How could digital therapeutics help the NHS?
Whether it be simple apps that provide users with mental health help or meditation, or long-term behaviour trackers and treatment optimisation software for patients with more serious conditions, the digital therapeutics market is set to grow larger and larger in the healthcare sector. Companies in this area aim to help patients digitally, withthe Digital Therapeutics Alliance industry consortium defining it as providing treatments that “deliver evidence-based therapeutic interventions to patients that are driven by high-quality software programs to prevent, manage, or treat a medical disorder or disease.” With Apple seeking FDA approval for the cardiological diagnostic capabilities of the latest Apple Watch, it seems probable that huge names in the tech industry will begin dabbling in digital therapeutics in the very near future.
One might think that the increase in the strength of the connection between electronics and therapeutics would take the human element out of healthcare, but in reality, these new solutions have helped make the doctor and patient closer than ever before. For example, digital therapeutics company Insulia is based on the link between a doctor’s computer and a type 2 diabetes patient’s mobile phone. The doctor can personalise the patient’s treatment plan (their blood glucose goals and insulin prescription) through Insulia’s web portal. All of this information is automatically relayed to the patient’s phone, where the app generates a real-time insulin dosage. The prescription is based on an algorithm that takes into account the doctor’s original plan, the last three of the patient’s blood glucose readings and any hypoglycaemia that the patient has experienced recently.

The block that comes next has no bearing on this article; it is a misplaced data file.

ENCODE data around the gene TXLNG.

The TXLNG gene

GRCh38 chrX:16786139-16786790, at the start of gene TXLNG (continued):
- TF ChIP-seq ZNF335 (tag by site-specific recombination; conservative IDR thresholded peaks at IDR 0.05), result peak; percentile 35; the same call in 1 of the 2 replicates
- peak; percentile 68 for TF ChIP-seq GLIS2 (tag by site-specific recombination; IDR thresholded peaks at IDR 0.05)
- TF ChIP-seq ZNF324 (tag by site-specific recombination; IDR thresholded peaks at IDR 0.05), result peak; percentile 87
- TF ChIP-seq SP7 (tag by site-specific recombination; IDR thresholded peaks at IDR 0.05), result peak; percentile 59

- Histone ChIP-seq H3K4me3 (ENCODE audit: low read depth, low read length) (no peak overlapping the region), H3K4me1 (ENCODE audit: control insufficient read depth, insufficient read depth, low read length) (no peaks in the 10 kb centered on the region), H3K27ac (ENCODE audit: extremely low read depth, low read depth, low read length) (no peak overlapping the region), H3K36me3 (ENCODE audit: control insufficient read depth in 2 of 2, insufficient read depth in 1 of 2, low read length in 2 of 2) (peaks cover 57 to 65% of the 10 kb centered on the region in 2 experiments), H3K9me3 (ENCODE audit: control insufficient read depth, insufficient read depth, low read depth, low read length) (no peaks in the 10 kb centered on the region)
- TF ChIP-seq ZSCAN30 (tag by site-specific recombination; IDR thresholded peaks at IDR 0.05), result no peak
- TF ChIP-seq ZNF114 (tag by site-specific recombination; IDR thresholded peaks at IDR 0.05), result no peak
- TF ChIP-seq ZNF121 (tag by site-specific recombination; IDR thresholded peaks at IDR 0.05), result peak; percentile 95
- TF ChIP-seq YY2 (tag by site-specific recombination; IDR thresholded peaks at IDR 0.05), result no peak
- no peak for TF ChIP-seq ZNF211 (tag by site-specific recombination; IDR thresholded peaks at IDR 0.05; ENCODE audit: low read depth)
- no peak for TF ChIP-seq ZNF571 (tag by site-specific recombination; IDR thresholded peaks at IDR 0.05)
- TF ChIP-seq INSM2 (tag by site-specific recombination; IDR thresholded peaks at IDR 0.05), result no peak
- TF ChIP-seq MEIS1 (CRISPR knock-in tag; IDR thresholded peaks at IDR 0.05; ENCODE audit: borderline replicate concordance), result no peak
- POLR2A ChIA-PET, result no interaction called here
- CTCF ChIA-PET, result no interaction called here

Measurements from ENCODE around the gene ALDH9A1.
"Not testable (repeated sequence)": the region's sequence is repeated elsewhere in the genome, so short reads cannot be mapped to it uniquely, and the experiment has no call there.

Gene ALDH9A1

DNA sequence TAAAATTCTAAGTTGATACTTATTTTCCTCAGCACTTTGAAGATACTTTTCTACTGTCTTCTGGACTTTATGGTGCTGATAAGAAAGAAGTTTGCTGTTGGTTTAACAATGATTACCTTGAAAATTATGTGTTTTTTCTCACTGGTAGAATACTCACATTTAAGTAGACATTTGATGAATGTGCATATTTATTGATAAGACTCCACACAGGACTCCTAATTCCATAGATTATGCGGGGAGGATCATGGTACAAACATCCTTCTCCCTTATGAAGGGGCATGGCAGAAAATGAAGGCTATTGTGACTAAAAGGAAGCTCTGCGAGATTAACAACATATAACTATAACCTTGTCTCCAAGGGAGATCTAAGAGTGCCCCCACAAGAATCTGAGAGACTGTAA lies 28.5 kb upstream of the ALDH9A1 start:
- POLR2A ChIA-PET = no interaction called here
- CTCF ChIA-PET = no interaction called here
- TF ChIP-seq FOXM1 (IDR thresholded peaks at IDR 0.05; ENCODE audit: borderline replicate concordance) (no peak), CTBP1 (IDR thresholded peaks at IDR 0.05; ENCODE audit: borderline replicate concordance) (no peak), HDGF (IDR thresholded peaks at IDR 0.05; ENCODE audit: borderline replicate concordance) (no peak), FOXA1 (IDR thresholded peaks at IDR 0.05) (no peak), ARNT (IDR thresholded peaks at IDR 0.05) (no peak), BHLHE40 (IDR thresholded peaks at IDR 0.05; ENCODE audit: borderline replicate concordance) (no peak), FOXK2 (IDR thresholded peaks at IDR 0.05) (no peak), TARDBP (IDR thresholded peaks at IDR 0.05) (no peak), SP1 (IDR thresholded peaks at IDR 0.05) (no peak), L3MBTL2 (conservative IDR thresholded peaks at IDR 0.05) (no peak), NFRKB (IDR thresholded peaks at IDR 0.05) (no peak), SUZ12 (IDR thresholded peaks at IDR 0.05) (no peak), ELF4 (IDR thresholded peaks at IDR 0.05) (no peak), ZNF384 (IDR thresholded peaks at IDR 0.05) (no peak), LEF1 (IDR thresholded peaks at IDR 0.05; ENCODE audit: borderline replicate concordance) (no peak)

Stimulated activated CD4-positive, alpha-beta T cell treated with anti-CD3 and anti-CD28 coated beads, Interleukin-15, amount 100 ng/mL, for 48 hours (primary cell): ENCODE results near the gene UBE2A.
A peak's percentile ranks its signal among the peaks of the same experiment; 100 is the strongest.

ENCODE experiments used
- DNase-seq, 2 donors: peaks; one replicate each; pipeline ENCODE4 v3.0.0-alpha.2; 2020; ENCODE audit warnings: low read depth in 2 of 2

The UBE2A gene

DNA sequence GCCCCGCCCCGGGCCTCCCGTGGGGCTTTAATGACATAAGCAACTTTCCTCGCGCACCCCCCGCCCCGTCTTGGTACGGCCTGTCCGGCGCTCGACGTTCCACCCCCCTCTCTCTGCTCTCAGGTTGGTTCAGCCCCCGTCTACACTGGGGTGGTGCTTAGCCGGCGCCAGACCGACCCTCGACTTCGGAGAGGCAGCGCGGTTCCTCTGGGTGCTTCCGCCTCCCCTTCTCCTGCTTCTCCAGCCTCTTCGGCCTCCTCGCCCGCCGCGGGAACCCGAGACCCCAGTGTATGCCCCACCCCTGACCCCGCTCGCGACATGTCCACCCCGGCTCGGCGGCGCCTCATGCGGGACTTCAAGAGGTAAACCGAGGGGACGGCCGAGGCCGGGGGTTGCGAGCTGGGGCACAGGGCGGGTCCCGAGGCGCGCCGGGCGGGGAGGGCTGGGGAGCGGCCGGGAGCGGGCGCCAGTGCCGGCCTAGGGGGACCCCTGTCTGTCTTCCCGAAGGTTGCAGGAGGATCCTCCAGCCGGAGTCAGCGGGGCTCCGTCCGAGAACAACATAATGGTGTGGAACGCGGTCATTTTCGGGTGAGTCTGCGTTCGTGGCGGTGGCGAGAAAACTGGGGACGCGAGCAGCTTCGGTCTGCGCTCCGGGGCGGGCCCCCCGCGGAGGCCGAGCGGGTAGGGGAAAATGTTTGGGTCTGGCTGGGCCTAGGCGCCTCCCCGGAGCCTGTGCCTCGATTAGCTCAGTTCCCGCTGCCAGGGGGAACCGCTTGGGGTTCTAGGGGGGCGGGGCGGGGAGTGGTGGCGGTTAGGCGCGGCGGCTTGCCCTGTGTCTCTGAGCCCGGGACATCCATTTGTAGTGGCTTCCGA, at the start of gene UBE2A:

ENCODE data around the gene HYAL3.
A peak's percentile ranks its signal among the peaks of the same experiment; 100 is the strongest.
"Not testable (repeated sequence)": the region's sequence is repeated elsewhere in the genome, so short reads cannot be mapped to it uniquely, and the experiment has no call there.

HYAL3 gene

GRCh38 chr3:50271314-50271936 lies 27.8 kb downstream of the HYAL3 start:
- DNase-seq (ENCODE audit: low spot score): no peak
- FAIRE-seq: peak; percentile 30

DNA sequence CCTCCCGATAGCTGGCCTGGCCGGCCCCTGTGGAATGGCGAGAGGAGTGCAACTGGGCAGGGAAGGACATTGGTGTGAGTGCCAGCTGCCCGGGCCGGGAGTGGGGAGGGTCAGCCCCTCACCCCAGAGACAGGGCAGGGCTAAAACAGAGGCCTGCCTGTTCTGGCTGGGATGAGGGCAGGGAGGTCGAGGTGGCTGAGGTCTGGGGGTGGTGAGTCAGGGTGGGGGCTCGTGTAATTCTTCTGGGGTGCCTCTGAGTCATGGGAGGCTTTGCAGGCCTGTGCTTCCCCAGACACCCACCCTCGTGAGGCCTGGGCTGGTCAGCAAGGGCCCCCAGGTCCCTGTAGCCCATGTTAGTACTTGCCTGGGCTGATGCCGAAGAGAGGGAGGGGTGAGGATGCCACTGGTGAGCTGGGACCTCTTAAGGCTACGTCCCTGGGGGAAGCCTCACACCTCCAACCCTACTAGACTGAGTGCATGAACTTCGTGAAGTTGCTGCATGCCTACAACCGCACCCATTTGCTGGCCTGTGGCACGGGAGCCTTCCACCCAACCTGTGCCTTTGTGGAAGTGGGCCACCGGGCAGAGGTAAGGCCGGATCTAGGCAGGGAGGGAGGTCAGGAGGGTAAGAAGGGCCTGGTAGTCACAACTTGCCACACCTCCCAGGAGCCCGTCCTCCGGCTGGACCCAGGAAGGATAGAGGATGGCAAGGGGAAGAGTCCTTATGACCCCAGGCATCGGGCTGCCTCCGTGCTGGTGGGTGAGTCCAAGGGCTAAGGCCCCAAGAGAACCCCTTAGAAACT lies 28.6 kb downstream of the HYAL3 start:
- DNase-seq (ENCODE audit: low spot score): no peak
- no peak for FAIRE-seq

Another example of this is a company called Propeller, which helps patients suffering from asthma or COPD. A sensor is attached to their inhaler, enabling it to be paired with their mobile phone. Every time the patient uses their inhaler, Propeller takes data to later deliver personalised warnings and reminders to use their inhaler at certain times.
Of course, the technology in isolation is already very impressive, but what makes it so important is the current NHS situation. In many parts of the UK, access to GPs is limited due to a nationwide shortage; according to the Nuffield Trust, there are 58 GPs per 100,000 people, (as of 27th June 2019) down from 66 in 2009. Even when you do get to see a GP, an average consultation lasts only nine minutes, making it hard for patients to have meaningful discussions about their condition. Digital therapeutics could help this significantly, as patients can now be issued information about their condition through their mobile phone, with the information itself still coming from doctors or through an algorithm. This will ensure that patients with conditions that need close management will no longer feel alone and will always be in reach of personalised medical information. The technology still has a long way to go, but for now, digital therapeutics are already helping many people across the world manage their conditions autonomously.